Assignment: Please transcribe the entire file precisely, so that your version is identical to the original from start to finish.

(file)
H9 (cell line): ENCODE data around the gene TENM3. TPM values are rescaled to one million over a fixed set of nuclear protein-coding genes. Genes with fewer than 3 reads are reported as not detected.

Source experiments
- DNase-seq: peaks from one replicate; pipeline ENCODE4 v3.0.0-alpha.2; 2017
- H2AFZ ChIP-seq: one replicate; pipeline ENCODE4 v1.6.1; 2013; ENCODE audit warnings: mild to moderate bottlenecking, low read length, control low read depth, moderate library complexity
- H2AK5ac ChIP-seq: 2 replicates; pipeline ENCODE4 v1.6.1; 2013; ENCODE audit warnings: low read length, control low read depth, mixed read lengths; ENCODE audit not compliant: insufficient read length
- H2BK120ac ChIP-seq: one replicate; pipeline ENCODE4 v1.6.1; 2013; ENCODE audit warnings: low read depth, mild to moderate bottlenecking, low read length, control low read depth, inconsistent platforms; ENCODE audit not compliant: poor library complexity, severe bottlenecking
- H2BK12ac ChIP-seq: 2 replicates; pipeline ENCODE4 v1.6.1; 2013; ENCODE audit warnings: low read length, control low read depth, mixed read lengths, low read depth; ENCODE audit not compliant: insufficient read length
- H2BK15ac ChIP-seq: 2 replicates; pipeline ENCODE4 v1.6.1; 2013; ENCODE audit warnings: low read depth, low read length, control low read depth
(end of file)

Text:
H9 (cell line): ENCODE data around the gene TENM3. TPM values are rescaled to one million over a fixed set of nuclear protein-coding genes. Genes with fewer than 3 reads are reported as not detected.

Source experiments
- DNase-seq: peaks from one replicate; pipeline ENCODE4 v3.0.0-alpha.2; 2017
- H2AFZ ChIP-seq: one replicate; pipeline ENCODE4 v1.6.1; 2013; ENCODE audit warnings: mild to moderate bottlenecking, low read length, control low read depth, moderate library complexity
- H2AK5ac ChIP-seq: 2 replicates; pipeline ENCODE4 v1.6.1; 2013; ENCODE audit warnings: low read length, control low read depth, mixed read lengths; ENCODE audit not compliant: insufficient read length
- H2BK120ac ChIP-seq: one replicate; pipeline ENCODE4 v1.6.1; 2013; ENCODE audit warnings: low read depth, mild to moderate bottlenecking, low read length, control low read depth, inconsistent platforms; ENCODE audit not compliant: poor library complexity, severe bottlenecking
- H2BK12ac ChIP-seq: 2 replicates; pipeline ENCODE4 v1.6.1; 2013; ENCODE audit warnings: low read length, control low read depth, mixed read lengths, low read depth; ENCODE audit not compliant: insufficient read length
- H2BK15ac ChIP-seq: 2 replicates; pipeline ENCODE4 v1.6.1; 2013; ENCODE audit warnings: low read depth, low read length, control low read depth